If you have cash to spare in Gaza, you can treat your children to new varieties of chocolate Israel has just let in for the first time in a few years, or splash out on new tableware it allowed into the territory this week.
If you need cement and steel to rebuild a home destroyed by war, you'll have to wait a bit longer.
Israel is still deciding exactly what it will and will not allow into Gaza under a new approach towards the enclave, which it has blockaded for four years. As it changes the policy, some previously banned goods have started to flow across the border.
As yet, there is no sign of the basic materials and machine parts which aid workers and businessmen say Gaza needs if the homeless are to be re-housed and the economy is to be revived to alleviate growing poverty attributed to the blockade.
Facing an international outcry over its lethal raid on a Turkish ship that tried to break the embargo last month, Israel announced on June 20 that it would ease the blockade.
The steps taken by Israel so far have disappointed Palestinians who want ready access to materials such as cement, not consumer goods which are plentiful for the few with spare cash.
Over the past two weeks, the easing of the embargo has allowed grocers to fill their shelves with cornflakes, cakes, biscuits, shampoo and razor blades supplied through the Kerem Shalom crossing to Gaza.
Consumer goods not needed
Like most items, these goods were available, if expensive, from black marketeers who have been filling the supply gap by bringing in merchandise through tunnels from Egypt, Gaza's main supply route for the past two years.
"The market cannot absorb this," said grocery store owner Emad al-Buzm, as he turned away boxes of vacuum-wrapped cakes that had just arrived from Israel.
"The country needs materials that employ people: Cement, metal, raw materials for the factories," he said, alluding to the economic hardship in Gaza.
The United Nations' agency UNRWA which cares for Palestinian refugees says 80% of the population now depends on its food aid, compared with 40% a few years ago.
Palestinian officials say washing machines, refrigerators and bathroom fittings are expected in the next few days.
Traders who have been bringing goods through the tunnels have cut their sales forecasts, anticipating that Israel's new policy will undermine the tunnel trade.
Fearing a drop in demand for the Egyptian-made televisions he has been selling, electrical goods store owner Abu Khaled ordered just a quarter of his usual stock in June.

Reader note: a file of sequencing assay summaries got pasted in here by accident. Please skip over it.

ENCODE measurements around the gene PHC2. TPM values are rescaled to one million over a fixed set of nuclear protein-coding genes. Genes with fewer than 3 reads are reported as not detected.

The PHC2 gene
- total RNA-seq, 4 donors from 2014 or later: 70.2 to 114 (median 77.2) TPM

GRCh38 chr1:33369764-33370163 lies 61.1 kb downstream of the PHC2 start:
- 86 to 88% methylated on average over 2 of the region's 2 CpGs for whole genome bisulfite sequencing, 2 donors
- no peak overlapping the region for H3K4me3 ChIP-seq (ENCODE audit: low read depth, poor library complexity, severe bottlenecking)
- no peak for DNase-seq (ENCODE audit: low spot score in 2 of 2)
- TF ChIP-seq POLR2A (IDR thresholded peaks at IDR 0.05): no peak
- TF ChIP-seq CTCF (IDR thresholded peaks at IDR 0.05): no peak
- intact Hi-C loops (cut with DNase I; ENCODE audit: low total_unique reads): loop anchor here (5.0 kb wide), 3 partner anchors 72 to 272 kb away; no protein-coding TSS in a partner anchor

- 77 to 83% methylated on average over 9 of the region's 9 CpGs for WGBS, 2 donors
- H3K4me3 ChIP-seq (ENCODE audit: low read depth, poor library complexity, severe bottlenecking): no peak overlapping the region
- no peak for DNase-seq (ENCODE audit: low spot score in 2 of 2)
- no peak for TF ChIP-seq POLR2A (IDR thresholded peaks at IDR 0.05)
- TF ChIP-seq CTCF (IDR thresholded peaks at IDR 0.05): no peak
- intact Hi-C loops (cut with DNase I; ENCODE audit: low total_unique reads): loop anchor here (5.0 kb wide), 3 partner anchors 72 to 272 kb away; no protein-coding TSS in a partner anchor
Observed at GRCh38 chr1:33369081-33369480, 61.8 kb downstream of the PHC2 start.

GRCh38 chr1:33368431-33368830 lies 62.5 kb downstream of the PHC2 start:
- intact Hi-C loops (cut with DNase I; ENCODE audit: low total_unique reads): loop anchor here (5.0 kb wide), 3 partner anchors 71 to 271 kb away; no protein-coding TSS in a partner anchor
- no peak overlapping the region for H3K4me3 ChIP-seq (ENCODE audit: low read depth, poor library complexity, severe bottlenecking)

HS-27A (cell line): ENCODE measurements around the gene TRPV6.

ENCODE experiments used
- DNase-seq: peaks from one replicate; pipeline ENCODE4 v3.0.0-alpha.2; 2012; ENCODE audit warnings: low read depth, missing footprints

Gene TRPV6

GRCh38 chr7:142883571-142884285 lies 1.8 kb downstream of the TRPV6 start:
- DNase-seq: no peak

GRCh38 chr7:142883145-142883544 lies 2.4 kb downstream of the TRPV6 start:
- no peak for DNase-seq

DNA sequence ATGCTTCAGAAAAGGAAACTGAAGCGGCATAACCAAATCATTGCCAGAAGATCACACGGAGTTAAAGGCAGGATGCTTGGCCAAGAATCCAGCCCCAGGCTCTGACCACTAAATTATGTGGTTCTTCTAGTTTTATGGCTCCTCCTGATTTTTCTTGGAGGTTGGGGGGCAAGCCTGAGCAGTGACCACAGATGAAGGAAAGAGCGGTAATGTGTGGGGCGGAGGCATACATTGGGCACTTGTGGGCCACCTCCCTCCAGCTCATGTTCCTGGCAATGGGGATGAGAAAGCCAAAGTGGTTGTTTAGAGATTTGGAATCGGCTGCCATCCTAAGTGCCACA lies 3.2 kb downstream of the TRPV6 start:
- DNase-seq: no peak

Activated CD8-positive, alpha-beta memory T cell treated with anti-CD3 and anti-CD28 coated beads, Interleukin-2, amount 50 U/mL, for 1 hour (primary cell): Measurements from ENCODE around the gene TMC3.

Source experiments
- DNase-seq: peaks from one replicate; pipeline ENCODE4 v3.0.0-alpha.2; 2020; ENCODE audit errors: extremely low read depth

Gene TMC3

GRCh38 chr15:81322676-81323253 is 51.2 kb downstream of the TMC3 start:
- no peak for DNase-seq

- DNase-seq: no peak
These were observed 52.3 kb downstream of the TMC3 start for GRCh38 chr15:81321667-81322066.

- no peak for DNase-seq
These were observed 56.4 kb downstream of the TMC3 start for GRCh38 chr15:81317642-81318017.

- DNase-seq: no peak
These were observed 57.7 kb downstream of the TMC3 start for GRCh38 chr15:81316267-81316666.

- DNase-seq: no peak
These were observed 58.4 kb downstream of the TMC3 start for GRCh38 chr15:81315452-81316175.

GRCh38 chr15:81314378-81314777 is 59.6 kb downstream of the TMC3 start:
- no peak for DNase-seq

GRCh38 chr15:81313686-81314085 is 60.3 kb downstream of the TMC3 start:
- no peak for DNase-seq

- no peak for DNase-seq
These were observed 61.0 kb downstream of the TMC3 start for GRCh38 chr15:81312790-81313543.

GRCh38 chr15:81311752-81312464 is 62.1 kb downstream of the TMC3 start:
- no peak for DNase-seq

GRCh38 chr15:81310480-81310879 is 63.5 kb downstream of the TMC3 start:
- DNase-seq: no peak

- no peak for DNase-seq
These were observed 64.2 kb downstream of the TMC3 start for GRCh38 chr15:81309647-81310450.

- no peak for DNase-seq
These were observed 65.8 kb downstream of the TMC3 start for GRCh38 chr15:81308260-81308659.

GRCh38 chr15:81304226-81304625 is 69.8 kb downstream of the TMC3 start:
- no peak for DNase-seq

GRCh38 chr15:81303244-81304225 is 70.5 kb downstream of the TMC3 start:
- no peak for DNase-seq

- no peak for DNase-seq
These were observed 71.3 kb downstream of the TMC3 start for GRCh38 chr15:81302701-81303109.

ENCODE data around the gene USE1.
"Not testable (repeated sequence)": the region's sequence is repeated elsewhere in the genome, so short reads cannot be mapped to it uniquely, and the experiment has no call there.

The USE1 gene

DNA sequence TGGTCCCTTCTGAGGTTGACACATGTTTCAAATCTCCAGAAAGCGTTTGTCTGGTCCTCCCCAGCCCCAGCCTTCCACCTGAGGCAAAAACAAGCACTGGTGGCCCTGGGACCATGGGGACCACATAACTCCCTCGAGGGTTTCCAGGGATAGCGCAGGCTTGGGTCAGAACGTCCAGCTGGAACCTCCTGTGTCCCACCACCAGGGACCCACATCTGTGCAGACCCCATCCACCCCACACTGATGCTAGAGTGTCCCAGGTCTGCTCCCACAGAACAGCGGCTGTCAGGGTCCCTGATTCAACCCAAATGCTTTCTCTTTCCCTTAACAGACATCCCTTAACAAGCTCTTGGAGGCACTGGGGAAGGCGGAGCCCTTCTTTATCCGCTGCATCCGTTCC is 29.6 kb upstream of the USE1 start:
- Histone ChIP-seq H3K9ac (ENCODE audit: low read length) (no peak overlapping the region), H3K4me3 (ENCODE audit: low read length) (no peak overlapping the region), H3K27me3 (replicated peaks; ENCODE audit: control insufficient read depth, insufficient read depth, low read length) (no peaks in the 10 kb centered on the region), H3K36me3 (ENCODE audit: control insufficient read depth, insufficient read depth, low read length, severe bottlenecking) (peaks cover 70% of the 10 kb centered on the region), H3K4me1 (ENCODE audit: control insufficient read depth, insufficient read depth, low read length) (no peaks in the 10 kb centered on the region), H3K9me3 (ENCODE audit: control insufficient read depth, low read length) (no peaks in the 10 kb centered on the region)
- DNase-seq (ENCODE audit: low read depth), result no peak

"I am bringing in a limited amount because I'm worried prices will fall," he said.
Like other goods, cement and steel are available through the tunnels, but not at prices that make them affordable to Palestinians who need to rebuild their homes.
The prospects of Israel allowing such materials to flow freely to Gaza in the near future appear slim.
Israel has defined such construction materials as "dual use", meaning militants can use them for military purposes such as building bunkers and rockets to fire into Israel.
Under its previous policy, Israel banned all but a list of permitted goods. Now, it is preparing to allow in everything except arms and "problematic dual use" materials. A list of the items has yet to be published.
However, it has said it will "enable and expand the inflow of dual-use construction materials" for projects under international supervision, highlighting the example of a UN scheme to build 150 homes in the southern Gaza Strip.
If it can get the materials it needs, UNRWA says it can immediately start work on construction projects throughout Gaza.
"We have the infrastructure, we have the engineers, we have maps, we have everything. We just don't have cement and iron," said UNRWA spokesman Adnan Abu Hasna.
"Ketchup and mayonnaise will not have any real effect," he said, referring to two of the food items recently allowed through Kerem Shalom into Gaza. "We need hundreds of thousands of tons of cement and iron."
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